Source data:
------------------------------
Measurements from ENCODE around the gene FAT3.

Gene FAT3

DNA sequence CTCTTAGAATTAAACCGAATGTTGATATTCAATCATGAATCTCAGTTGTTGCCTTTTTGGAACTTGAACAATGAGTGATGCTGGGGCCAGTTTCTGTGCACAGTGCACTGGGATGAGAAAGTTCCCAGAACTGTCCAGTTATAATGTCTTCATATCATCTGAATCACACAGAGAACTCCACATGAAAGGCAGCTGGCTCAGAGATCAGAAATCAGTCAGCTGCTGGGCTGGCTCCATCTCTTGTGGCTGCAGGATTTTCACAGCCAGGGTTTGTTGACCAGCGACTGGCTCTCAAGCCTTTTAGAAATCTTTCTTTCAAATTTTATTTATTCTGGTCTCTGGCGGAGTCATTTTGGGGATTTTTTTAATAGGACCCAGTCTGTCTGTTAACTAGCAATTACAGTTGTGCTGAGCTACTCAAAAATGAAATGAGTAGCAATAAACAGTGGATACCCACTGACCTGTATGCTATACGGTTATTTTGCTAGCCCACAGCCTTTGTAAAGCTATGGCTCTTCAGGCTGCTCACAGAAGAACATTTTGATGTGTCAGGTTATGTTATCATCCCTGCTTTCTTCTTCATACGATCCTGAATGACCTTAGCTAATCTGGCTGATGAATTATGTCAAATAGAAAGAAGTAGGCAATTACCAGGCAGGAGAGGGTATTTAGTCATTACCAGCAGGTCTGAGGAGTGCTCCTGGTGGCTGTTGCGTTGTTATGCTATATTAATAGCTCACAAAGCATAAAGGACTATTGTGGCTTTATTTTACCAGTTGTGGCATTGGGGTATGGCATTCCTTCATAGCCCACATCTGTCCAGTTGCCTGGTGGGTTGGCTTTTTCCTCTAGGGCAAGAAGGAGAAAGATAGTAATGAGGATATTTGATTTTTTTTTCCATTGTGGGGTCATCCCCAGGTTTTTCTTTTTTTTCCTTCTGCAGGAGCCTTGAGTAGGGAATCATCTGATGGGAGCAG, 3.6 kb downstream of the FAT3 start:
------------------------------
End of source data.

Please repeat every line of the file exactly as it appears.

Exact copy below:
Measurements from ENCODE around the gene FAT3.

Gene FAT3

DNA sequence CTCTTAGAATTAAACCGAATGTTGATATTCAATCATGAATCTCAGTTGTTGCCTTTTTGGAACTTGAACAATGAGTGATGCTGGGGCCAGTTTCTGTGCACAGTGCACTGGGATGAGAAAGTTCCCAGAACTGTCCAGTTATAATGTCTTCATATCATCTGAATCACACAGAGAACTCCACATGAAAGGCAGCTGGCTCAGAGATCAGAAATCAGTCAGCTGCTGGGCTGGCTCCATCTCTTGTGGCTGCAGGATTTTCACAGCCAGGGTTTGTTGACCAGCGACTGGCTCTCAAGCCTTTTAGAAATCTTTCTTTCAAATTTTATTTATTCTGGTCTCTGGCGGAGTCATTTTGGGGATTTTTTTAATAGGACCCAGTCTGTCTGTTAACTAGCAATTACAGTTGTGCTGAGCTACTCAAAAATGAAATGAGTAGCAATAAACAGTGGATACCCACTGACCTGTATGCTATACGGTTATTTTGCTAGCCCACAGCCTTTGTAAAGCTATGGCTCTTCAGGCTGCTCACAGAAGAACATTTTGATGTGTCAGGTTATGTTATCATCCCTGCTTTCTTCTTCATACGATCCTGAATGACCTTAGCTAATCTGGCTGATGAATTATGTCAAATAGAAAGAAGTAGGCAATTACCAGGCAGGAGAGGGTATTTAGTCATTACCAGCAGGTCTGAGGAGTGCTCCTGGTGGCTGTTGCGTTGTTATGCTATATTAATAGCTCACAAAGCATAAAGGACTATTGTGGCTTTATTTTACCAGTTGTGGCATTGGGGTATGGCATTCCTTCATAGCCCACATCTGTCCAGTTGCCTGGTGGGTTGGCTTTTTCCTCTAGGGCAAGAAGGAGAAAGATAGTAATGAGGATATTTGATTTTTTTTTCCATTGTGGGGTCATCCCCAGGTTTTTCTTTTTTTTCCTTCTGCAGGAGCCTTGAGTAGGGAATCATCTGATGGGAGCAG, 3.6 kb downstream of the FAT3 start: